Deep Dish Theater
Through March 14
It takes a lot of nerve to stage or act in one of the theater's best-known plays, like Anton Chekhov's Uncle Vanya. Everybody's already going to have an opinion about it, even before the first act opens. They'll be ready to quibble about the translation, the casting, the characterizations, the interpretation, the pacing, the costumes, the set and anything else about which the director has made a decision.
So here goes.
Deep Dish Theater continues its eighth—and very mixed—season with Uncle Vanya, directed by the company's artistic director, Paul Frellick. He has produced a smooth, competent play, with nice sets and good costuming, and without a single surprising moment. Considering how miserable and confused and angry these characters are, it is quite remarkable that they elicit so little feeling from the audience. The actors are all plausible in their parts but seem tamped down and distant, almost as if they were bemusedly watching someone else portray themselves.
Although it is set in late imperial Russia and its details are particular to that time and place, many passages of Uncle Vanya sound as if they could have been written yesterday, so this languid distancing from the play's fierce internal passions is particularly strange. We've got love flaunted, love hidden, love denied, love illicit—always up-to-date situations. We've got the class divisions of pre-revolutionary Russia, between the intelligentsia and the ignorant masses—so like those in the U.S. today between the "elites" and the Plumber Joes. We've got Dr. Astrov (David Berberian), his heart untouched by people, but with a passionate love of trees and the ability to think long—some of his speeches about deforestation sound an awful lot like those of south Durham's eloquent Melissa Rooney pleading to county commissioners on behalf of the plundered lands around Jordan Lake. As catalyst for the action, there's the Professor (Tom Marriott) and his beautiful young wife Yelena (Anne-Caitlin Donohue), leeching off the Professor's daughter Sonya and his late wife's family, Maman (Adair Weiss) and Uncle Vanya (Mark Filiaci). They were happy to read his fulminations and to work themselves to the bone to support him—until he showed up to ruin their lives in person and they realize that not only is he an intellectual cipher, he intends to take everything from them. Needless to say, Chekhov's gun goes off in the third act.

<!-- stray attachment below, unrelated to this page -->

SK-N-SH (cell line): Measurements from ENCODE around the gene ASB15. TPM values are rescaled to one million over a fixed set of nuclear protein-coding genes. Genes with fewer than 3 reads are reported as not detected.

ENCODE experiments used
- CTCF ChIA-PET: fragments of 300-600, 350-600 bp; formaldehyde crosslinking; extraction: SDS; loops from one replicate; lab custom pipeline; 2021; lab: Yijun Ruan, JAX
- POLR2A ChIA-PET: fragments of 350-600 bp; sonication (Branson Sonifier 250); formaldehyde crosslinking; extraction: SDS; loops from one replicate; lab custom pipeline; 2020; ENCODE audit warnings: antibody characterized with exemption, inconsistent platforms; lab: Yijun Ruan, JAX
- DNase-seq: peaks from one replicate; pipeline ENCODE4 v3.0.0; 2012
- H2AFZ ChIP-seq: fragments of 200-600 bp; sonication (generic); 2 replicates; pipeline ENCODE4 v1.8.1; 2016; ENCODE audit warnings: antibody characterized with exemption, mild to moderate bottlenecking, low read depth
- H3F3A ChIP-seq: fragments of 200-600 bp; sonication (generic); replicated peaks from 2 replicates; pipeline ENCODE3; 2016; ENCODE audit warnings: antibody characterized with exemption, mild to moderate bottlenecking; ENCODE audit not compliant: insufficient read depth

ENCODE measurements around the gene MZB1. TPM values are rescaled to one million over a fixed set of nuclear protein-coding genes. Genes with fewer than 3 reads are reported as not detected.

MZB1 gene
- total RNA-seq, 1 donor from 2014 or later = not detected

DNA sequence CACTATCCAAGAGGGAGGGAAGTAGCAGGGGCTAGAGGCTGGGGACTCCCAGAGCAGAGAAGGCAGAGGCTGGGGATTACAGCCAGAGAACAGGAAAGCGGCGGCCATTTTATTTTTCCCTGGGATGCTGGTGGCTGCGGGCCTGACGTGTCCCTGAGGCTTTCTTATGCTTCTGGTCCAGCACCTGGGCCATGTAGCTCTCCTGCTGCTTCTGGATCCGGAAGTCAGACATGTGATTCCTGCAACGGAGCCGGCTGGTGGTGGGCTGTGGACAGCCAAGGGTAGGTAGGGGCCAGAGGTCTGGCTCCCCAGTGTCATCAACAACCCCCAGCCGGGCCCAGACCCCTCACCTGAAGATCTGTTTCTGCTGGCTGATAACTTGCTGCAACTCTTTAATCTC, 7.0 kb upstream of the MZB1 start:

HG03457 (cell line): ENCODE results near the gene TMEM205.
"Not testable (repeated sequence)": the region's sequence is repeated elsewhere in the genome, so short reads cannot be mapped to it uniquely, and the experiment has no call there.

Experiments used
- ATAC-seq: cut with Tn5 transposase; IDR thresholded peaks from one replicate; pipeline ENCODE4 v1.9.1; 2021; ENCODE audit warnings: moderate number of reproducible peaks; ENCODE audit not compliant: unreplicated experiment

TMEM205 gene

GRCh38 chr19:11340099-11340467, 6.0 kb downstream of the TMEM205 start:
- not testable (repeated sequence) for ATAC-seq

The actor who best breaks through the smooth surface is Page Purgar as Sonya, although even she doesn't show the depth and complication these characters require. Filiaci warms up as Vanya in the second half, but he fails to engage our sympathy in the first, so it is of little matter. Berberian's usual warmth and dynamism are wasted here, as are Marriott's enormous skill and subtlety. Uncle Vanya is a play so rich in wit, nuance, political observation, biting humor and a sort of kindness to human foibles, that to render it a harmless entertainment is in a way quite an achievement—but not one that should be emulated.